Interviews & Reviews

SCHOOL OF HARD KNOX: A Conversation with DuVay Knox by Charlene Elsby

DuVay Knox is the author of Soul Collector (Creative Onion, 2021) and The Pussy Detective (Clash Books, forthcoming 2022). In his author bio, he writes, “I cum outta The South, by way of Louisiana and Tennessee… RUMOR has it I was born from The last Nut in My Daddys Sack. And came into this world when HE came. Needless to say/My Birth was Traumatic. Thus, I arrived here with an Attitude. The Doctor Slapped Me and I slapped Him Back. And So my Journey began. To Find Myself.” I received an advance copy of The Pussy Detective from Clash Books.

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SEAN KILPATRICK on film with Rebecca Gransden

What film, or films, made a deep impression on you as a youth? Which films felt transgressive back then? Were you secretive about watching them? Would you say any of these films defined your formative years? Can you talk about the influence film has had on your writing? By some superannuated lapse in parental bargaining, a ten-year-old-me was allowed to view Reservoir Dogs and Menace II Society. Using an online source, I’d already printed both scripts on half-pages with a nineties printer. One particularly sadistic week of basketball camp and I felt nowhere ingratiated with the world outside my VHS

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Whose Presence Joined With Ours Will Create Something Novel; A Review of Adam Soldofsky’s TELEPAPHONE by Evan Williams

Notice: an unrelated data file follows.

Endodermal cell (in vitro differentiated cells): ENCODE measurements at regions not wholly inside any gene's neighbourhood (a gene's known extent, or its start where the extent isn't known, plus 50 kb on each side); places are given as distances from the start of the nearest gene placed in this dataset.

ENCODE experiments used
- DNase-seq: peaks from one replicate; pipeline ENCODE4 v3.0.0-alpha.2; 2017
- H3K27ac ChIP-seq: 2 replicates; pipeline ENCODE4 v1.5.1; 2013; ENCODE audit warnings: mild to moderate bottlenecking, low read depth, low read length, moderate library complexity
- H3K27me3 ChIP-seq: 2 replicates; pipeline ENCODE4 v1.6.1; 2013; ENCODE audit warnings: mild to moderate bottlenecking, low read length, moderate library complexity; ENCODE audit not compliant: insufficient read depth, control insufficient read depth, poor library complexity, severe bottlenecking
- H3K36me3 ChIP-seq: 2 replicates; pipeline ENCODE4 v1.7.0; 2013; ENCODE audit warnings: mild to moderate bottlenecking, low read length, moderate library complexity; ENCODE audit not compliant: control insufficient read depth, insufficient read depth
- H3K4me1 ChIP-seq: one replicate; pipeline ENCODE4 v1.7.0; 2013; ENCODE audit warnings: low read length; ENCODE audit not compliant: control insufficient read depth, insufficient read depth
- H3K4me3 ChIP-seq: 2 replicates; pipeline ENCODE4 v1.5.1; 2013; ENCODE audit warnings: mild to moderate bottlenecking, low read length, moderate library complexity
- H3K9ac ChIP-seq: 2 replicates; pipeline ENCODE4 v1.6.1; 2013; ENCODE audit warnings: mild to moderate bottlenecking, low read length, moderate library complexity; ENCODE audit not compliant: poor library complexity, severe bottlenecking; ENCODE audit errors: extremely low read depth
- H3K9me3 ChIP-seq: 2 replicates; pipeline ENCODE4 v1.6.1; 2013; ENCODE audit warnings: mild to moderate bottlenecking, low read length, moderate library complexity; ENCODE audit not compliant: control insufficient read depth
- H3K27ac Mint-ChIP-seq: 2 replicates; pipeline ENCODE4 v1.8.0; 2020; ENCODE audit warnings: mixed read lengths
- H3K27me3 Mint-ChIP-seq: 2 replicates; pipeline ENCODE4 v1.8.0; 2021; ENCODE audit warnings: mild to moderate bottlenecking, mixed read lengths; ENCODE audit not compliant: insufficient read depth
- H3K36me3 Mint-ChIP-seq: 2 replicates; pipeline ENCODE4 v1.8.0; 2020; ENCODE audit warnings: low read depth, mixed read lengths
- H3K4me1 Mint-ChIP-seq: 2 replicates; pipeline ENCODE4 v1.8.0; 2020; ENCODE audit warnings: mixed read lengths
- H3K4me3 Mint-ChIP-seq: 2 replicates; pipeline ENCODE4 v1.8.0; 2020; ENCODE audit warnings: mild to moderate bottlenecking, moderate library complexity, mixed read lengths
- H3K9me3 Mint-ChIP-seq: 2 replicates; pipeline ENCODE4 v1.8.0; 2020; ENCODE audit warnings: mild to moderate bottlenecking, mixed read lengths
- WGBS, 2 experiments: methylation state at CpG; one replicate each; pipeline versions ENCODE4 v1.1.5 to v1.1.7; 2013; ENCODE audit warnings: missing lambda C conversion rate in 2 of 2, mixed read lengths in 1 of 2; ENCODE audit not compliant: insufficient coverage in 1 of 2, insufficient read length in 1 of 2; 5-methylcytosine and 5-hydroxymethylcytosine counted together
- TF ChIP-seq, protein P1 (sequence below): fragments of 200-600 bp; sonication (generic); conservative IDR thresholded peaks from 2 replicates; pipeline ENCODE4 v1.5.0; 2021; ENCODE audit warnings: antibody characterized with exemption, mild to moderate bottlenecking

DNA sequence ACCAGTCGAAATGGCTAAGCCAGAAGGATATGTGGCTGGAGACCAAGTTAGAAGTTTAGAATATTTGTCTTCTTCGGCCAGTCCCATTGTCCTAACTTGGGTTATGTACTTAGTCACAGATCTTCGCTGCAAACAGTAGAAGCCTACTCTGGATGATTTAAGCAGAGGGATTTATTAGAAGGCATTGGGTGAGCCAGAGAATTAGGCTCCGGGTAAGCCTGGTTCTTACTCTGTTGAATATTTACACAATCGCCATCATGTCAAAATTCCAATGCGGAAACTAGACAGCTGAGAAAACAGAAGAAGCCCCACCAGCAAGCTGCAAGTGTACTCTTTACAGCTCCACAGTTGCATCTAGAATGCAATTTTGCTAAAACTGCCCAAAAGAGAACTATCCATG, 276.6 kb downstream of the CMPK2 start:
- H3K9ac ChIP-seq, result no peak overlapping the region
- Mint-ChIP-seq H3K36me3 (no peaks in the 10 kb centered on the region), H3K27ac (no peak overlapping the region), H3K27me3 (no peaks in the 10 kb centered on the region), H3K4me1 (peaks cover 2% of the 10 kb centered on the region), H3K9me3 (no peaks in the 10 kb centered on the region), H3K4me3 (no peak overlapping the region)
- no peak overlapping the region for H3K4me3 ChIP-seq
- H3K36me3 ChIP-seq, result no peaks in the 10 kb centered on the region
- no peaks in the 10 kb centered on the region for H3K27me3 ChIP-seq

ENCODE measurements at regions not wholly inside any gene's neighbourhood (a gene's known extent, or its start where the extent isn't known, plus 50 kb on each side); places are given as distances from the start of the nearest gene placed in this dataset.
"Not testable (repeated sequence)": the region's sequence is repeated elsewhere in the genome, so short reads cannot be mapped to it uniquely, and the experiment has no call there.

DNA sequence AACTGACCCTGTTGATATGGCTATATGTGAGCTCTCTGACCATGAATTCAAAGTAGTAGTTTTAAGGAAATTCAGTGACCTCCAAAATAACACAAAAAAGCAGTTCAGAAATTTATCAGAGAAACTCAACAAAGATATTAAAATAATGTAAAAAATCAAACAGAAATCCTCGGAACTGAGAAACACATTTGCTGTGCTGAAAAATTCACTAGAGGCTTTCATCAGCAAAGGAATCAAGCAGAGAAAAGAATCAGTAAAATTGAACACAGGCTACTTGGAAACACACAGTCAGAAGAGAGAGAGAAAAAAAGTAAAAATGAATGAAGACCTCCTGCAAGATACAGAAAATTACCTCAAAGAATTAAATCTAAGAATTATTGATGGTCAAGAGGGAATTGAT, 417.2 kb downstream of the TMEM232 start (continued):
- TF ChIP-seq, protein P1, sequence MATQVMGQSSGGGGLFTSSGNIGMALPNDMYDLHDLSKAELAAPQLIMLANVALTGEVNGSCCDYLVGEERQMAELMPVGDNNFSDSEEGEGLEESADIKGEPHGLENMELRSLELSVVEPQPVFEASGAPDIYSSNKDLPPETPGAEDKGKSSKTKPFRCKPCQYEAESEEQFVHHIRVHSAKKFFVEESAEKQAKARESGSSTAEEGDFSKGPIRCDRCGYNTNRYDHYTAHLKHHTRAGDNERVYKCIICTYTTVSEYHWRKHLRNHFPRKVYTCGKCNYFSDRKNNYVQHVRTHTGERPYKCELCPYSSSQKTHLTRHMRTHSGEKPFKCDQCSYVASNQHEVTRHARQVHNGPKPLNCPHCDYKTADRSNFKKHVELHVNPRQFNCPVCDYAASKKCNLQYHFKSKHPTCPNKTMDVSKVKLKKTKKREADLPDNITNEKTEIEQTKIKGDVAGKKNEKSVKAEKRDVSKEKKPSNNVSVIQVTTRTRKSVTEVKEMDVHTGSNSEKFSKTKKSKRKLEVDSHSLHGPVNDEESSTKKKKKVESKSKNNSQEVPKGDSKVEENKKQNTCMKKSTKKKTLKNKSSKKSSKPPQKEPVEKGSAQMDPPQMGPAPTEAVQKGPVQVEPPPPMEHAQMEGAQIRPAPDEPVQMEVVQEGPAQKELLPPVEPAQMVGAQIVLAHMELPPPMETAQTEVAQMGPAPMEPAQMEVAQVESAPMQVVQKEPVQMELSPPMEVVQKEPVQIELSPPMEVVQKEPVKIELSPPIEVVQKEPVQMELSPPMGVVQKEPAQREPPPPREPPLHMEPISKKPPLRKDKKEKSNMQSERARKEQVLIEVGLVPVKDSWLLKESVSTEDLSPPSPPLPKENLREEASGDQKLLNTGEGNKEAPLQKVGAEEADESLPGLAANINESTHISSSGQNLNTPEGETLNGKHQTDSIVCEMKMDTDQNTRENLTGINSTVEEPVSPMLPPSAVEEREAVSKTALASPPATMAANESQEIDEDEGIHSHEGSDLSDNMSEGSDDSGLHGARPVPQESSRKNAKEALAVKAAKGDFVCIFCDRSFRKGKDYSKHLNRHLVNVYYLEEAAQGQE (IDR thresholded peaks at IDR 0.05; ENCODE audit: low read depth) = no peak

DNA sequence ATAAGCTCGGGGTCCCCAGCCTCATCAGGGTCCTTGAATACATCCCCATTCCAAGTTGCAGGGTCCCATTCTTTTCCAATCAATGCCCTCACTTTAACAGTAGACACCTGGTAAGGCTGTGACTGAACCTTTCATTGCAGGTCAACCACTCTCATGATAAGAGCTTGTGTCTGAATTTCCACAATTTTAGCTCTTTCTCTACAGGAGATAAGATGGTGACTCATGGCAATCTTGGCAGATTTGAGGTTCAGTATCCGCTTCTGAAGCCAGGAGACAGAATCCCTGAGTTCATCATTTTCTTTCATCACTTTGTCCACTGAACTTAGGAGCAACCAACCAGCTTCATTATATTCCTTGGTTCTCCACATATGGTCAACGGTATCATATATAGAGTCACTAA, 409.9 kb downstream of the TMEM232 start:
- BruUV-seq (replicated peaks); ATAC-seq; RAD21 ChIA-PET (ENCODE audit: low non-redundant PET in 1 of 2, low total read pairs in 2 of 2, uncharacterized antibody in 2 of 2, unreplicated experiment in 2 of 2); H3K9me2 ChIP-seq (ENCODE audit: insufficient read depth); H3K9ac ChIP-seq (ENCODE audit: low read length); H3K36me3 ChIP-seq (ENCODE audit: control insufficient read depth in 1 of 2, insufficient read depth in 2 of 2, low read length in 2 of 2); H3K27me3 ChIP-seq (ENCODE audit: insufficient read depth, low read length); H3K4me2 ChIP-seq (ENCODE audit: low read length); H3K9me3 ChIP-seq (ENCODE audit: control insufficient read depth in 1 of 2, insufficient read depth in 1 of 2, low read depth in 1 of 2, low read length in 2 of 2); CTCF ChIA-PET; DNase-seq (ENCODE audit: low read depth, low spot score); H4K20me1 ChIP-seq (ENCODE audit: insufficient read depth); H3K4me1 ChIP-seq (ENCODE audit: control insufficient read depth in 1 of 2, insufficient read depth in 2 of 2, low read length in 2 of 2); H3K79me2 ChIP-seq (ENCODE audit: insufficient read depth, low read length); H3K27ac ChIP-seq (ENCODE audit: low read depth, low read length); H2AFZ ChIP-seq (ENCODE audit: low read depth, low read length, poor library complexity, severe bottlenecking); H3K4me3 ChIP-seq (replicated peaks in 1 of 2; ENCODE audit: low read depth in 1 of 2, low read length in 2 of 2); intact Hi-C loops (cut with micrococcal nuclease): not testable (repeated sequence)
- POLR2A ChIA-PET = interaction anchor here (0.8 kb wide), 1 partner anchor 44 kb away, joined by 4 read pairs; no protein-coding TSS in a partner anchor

Take any version of the movie Freaky Friday. Now imagine it remade as a film noir. Now imagine it was written by Marshall McLuhan. Now imagine it isn’t afraid to lean into the philosophical implications a body swap has on the nature of selfhood. Congratulations, you’ve got Adam Soldofsky’s Telepaphone.  My first impulse upon reading the title was to rummage through my shelves for Mag Gabbert’s MINML POEMS, a book taking the torch of condensed wordplay from Aram Saroyan. The word “telepaphone” feels like it might fit in among Gabbert’s poems, sandwiched somewhere between “anammal” and “implocean.” While reading MINML

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B.R. YEAGER on film with Rebecca Gransden

What film, or films, made the first deep impression on you? The first films I truly loved were incredibly basic, because I was a kid. And I was a blockbuster kid. I was obsessed with Aliens, Terminator 2, Jurassic Park, etc. And I still love those movies, even though they’ve long been replaced as my favorites. But I think the biggest mark they left on me was a love of grandiose scope and spectacle. There’s plenty to critique about those films with regard to emotional or intellectual complexity, but in terms of presenting a spectacular, grandiose vision they’re pretty impeccable.

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JULIET ESCORIA on film with Rebecca Gransden

What film, or films, made the first deep impression on you? I remember watching Beetlejuice over and over as a kid. I got nightmares from things that kids aren’t supposed to get nightmares from, like The Care Bears movie, but for some reason this movie didn’t bother me? Explains my goth roots. What films first felt transgressive to you? Do you remember being secretive about any films you watched growing up? I wasn’t allowed to watch rated R movies for a long time (except my parents did let me watch The Shining and The Exorcist in junior high). When Pulp

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DERICK DUPRÉ on film with Rebecca Gransden